This morning Randall Tharp probably said it best when asked about how this week will shape up on the St. Lawrence River.
“They saved the best for last.”
Indeed. Here are five reasons why and what we all can watch for during the tournament.
#1 Lower water: Last year “no wake” zones were imposed on the river to protect shoreline docks and homes due to unusually high water in the Great Lakes (those drain into the river). This year the water is much lower, so low that navigation is a challenge in shallow water. Shoreline areas that produced great catches last year are now out of the game.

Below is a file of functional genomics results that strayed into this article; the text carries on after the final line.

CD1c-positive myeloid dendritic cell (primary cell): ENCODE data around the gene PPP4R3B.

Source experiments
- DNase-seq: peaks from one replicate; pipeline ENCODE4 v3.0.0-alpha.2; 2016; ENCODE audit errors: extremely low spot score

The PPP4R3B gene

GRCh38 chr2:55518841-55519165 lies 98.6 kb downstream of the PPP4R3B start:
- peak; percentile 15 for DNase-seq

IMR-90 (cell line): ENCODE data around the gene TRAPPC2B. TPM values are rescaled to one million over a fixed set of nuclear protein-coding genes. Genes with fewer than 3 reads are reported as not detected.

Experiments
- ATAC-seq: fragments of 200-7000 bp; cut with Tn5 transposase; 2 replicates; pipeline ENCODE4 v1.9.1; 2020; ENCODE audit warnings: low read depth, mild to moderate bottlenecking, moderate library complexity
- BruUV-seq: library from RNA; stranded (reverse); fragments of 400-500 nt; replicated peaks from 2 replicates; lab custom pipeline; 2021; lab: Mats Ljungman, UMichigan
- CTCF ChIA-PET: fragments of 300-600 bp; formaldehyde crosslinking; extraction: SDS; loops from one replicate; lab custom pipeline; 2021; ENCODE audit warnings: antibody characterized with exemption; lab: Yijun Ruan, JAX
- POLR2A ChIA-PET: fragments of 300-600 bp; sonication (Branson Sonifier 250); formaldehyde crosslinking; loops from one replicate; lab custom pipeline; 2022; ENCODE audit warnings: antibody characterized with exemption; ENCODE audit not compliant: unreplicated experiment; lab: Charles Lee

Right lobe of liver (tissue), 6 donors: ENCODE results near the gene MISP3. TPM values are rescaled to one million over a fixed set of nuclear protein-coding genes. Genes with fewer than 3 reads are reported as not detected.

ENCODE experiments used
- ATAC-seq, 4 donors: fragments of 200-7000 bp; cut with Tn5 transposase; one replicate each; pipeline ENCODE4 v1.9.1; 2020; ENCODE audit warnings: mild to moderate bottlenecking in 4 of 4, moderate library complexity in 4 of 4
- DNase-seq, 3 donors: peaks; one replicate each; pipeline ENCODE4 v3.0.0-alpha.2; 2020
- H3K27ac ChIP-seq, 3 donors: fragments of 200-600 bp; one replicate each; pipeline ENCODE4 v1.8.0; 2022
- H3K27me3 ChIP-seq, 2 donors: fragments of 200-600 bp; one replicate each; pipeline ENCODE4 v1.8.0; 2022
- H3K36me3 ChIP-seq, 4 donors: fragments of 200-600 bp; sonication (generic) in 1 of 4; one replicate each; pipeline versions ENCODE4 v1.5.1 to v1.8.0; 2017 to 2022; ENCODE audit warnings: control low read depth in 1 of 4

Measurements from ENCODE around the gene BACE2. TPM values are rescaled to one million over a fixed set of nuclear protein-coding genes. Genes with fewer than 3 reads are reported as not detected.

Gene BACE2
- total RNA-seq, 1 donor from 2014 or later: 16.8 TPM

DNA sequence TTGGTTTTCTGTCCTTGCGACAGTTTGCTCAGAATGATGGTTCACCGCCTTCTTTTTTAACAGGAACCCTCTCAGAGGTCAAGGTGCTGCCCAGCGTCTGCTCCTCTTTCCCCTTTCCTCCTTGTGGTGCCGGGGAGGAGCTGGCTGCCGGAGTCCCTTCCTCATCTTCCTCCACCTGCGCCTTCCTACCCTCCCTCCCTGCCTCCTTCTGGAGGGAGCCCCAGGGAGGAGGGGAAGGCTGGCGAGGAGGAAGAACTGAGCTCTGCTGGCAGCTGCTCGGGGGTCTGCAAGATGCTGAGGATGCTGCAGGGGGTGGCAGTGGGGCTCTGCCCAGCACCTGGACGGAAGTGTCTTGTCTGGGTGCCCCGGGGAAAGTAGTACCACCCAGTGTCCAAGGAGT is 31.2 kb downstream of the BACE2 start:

#2 Not the same river: The smallmouth have moved out of the shallow areas into deeper water, concentrating in massive schools. That is the most ideal scenario for smallmouth fishing on northern waters, or just about anywhere else. The fish are easier to find and pattern.
#3 Bigger than last year: Is that possible? During practice some anglers reported catching their personal best smallmouth, 7 pounds and heavier. “They seem to be getting healthier, heavier, every year we come here,” said Randall Tharp. So we can expect to see a parade of trophy smallmouth cross the stage.
#4 The one that got away: Healthier every year? Probably so. The fish being caught are unusually wide in girth, shorter in length. They are also more challenging to land in the current. We are likely hear anglers lamenting about the one that got away. That could make or break some of the anglers trying to regain valuable AOY points or win the tournament.
#5 AOY shakeup: Based on all of the above, and the heavy weights that are anticipated, the Toyota Bassmaster Angler of the Year race could get tighter.